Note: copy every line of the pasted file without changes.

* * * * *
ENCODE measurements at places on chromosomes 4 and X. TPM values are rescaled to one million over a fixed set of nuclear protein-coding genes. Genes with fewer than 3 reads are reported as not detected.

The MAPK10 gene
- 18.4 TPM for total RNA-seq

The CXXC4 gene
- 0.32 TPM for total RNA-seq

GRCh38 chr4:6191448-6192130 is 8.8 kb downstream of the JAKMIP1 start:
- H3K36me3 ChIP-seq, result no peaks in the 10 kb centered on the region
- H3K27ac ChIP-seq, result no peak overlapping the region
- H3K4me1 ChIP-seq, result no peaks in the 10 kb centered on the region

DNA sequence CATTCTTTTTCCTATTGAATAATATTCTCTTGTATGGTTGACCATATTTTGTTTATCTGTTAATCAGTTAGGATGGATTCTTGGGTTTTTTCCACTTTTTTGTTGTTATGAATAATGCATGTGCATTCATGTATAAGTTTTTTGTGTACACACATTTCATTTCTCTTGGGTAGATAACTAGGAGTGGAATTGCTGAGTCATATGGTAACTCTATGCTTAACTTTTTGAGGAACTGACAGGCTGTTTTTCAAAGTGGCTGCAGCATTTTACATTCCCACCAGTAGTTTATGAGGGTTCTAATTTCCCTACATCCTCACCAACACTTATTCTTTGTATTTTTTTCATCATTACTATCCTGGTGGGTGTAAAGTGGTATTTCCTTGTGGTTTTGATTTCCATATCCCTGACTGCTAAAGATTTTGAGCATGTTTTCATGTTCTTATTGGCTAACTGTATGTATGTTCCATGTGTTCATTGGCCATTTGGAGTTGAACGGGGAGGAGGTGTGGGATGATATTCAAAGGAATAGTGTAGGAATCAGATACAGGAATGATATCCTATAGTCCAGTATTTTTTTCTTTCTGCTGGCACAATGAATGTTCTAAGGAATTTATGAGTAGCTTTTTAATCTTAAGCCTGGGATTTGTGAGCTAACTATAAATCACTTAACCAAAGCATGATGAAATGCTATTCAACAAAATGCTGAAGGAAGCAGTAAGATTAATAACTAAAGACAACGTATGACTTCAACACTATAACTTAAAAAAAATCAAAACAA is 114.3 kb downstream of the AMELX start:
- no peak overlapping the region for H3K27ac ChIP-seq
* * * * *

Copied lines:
ENCODE measurements at places on chromosomes 4 and X. TPM values are rescaled to one million over a fixed set of nuclear protein-coding genes. Genes with fewer than 3 reads are reported as not detected.

The MAPK10 gene
- 18.4 TPM for total RNA-seq

The CXXC4 gene
- 0.32 TPM for total RNA-seq

GRCh38 chr4:6191448-6192130 is 8.8 kb downstream of the JAKMIP1 start:
- H3K36me3 ChIP-seq, result no peaks in the 10 kb centered on the region
- H3K27ac ChIP-seq, result no peak overlapping the region
- H3K4me1 ChIP-seq, result no peaks in the 10 kb centered on the region

DNA sequence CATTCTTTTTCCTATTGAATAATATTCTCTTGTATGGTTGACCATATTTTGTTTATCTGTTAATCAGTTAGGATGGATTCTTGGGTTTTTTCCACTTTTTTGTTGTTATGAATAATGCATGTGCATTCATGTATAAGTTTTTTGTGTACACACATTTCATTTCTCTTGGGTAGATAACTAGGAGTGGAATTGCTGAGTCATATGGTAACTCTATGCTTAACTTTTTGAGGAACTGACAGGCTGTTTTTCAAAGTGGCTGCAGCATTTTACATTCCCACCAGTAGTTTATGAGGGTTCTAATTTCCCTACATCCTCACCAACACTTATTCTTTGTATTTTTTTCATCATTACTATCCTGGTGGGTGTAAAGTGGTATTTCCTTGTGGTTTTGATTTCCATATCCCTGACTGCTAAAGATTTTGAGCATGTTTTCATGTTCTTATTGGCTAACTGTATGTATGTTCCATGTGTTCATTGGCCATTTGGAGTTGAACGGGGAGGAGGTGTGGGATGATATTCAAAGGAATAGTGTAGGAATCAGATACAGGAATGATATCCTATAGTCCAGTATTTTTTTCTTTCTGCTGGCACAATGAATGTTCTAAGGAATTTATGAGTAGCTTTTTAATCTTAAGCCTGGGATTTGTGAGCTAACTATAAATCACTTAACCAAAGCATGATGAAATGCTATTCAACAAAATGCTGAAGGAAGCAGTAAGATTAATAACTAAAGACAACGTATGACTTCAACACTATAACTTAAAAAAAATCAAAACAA is 114.3 kb downstream of the AMELX start:
- no peak overlapping the region for H3K27ac ChIP-seq